Were the Borgias as bad as we have always thought?

Popular portrayals have always depicted the world of the Borgias as being full of murderers, sadists and moral degenerates - but was it really so bad?

Could the real-life Borgias possibly have been as wicked as the world has always believed? 

Well . . . Yes and no.  Like most questions about history, this one turns out to be a good deal more complicated than it appears to be at first glance.

Perhaps the best way to approach it is to open it up - turn it into a bigger, broader question:

Could the world of the Borgias, the world of the Italian Renaissance, possibly have been as violent and dangerous as the Showtime TV series suggests?

Immediately the picture gets clearer. And we can answer the question without hesitation. Yes, the Italy of the Borgias, of Leonardo and Michelangelo and Machiavelli, really was like that. The Showtime series (which is now released as a complete box-set) underplays, if anything, the reality with which it deals. The Borgias lived in a lawless world, one in which might made right, the people at the top were free to make their own rules, and they rarely hesitated to do so. 

The paradox is that this same savage world, in which it was a rare ruling family that had no history of brother killing brother or son filling father, was also the setting for perhaps the most stunning eruption of artistic and intellectual brilliance ever seen. The roots of this paradox lay in the unique character of the Italy of the time, the things that set Italy apart from every other part of Europe. 

The first thing to be noted about the Italy of the fifteenth century is that, politically speaking, it did not exist. In place of the Italian nation of today there was a crazy quilt of autonomous city-states. The greatest of these were the kingdom of Naples in the south, the duchy of Milan in the north, the republics of Venice and Florence, and the Rome of the popes.  There were many others, some rich and powerful enough to be dangerous.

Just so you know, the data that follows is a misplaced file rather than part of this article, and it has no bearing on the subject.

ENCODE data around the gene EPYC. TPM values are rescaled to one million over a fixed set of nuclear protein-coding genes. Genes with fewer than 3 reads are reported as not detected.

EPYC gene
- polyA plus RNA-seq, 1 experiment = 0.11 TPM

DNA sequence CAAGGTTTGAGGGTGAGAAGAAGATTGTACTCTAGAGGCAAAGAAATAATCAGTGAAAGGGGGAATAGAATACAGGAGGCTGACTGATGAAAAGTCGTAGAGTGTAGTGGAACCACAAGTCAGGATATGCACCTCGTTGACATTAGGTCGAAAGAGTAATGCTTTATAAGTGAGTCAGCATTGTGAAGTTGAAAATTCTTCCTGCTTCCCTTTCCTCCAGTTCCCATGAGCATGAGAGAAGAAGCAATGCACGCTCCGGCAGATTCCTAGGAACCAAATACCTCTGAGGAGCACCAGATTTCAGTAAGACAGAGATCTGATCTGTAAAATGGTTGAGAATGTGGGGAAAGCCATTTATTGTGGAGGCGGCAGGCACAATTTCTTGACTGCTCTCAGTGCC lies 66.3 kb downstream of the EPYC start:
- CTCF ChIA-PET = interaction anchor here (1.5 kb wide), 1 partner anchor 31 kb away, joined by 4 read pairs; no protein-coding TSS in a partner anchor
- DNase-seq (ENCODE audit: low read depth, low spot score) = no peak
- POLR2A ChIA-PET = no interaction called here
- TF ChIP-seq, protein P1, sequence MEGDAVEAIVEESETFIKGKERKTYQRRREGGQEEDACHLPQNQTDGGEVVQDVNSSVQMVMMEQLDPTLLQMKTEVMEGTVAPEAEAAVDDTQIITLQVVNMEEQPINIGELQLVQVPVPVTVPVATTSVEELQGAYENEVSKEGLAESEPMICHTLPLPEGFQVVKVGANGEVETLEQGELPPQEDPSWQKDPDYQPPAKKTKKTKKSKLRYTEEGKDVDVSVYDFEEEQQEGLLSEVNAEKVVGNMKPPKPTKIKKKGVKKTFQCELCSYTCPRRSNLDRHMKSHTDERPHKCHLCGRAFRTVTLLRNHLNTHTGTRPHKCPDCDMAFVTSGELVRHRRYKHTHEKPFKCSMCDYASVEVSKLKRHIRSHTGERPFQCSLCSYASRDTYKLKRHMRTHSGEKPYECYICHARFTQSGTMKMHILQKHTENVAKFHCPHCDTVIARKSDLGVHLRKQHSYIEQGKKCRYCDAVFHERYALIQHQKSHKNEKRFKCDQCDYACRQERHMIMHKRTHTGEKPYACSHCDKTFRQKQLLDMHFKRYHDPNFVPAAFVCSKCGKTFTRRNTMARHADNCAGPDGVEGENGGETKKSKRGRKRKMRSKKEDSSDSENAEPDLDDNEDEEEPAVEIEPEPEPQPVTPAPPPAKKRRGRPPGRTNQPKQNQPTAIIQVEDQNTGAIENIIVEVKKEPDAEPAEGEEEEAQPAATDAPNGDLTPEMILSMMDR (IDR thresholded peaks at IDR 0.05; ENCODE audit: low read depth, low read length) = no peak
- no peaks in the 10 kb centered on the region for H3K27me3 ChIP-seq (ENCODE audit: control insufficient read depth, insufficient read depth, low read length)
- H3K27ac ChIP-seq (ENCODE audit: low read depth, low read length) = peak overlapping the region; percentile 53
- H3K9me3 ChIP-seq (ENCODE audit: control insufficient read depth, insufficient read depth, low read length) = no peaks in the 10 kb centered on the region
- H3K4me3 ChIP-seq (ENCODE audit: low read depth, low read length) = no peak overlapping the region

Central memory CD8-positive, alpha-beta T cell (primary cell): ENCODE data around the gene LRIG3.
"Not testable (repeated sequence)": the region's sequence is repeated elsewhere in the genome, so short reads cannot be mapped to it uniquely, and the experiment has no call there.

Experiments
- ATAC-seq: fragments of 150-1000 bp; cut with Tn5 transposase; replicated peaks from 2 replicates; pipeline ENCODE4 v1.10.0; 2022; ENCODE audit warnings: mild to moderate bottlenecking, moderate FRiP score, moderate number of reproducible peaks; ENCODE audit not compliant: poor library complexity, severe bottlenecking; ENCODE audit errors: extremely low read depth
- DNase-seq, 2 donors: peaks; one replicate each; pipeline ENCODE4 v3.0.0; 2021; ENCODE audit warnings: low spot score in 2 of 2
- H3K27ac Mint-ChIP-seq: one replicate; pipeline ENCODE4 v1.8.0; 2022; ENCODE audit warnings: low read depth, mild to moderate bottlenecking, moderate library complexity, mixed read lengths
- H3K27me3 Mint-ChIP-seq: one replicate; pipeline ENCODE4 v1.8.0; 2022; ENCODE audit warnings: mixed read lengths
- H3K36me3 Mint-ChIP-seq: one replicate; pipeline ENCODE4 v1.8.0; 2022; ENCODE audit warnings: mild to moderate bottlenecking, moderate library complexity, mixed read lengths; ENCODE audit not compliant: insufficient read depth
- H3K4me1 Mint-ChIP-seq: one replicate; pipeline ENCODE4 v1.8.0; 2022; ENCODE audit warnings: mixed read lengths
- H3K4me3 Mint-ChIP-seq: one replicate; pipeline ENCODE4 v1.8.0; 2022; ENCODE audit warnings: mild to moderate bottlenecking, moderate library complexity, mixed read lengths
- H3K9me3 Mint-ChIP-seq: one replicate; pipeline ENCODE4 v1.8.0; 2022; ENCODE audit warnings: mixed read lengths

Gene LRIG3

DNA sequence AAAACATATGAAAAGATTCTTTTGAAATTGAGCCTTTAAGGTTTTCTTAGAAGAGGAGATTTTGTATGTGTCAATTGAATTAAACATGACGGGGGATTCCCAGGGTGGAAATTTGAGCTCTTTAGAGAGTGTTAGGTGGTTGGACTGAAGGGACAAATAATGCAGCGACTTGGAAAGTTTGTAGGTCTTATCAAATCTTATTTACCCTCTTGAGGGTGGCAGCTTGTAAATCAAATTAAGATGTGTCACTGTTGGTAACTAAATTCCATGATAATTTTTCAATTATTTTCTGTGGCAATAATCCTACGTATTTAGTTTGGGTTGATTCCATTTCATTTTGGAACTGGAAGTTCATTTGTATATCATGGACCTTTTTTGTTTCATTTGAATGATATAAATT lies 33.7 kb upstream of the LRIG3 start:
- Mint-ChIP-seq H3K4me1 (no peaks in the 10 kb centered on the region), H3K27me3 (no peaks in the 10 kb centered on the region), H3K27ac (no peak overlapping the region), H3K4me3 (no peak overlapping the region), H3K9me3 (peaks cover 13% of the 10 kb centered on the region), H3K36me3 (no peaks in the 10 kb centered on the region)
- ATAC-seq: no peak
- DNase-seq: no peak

Many of these states were under the heel of tyrant-warlords who had little or no lawful claim to their positions and power, and therefore lived under the threat of being overthrown – by their own jealous relatives, no less than by ambitious neighbors. The ruling houses were endlessly at war with one another and also with themselves.  It was a recipe for disaster, and a breeding ground for psychopaths. Many of the proudest family trees in Italy – even the royal family of Naples, and the Visconti and Sforza dukes of Milan – produced rich crops of murderers, sadists and moral degenerates.

Murder became almost routine, even among relatives. Betrayal had to be taken for granted not only in warfare, politics and diplomacy but also within the family. 

When one turns to the Borgias, things get interesting. It turns out that the Borgia clan, notorious around the world for fully five centuries now, was actually not only not more awful than the typical powerful family of its time but arguably a good deal less so..

There are two main reasons why the Borgias have had such a terrifying reputation for such a long time. The first starts with Pope Julius II, a flamboyant figure best known to history as “the warrior pope” and patron of Michelangelo. Julius, who succeeded the Borgia Alexander VI on the papal throne, had hated and resented him all his life. He devoted his reign to doing everything possible to blacken the names of the whole Borgia family, and had considerable success.

Then came the Reformation, and with it a hunger throughout Protestant northern Europe for conclusive evidence that the Roman church, and the papacy in particular, was inherently corrupt. The legend of the Borgias, already horrifying thanks to Julius II, was eagerly taken up and spread around the world.  In due course even the Catholic Church took it for granted that the Borgia pope and his relatives were a lost cause, impossible to defend.

And finally there are the many molehills of which mountains have been made.  There is no better example than the legend of Borgia incest. Lucrezia Borgia’s first husband, when forced by the Borgia pope and Cesare Borgia to declare himself impotent and thereby make possible the annulment of his marriage, complained bitterly that all this was being done because the pope wanted Lucrezia for himself. 

In fact there not a bit of truth to this: what Pope Alexander wanted was to free Lucrezia for a more politically useful marriage. But it became the seed from which the legend grew. 

It’s the same with many Borgia legends. 

History is funny that way.

The Borgias season 3 and complete 1-3 boxset are available on DVD now. Watch a behind the scenes video from the series:

The world of the Borgias was one of paradox: creative brilliance and violent murder side by side.
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Peculiar Ground by Lucy Hughes-Hallett asks how we shape history and how much is beyond our control

In Wychwood, a great house in Oxfordshire, the wealthy build walls around themselves to keep out ugliness, poverty, political change. Or at least they try to.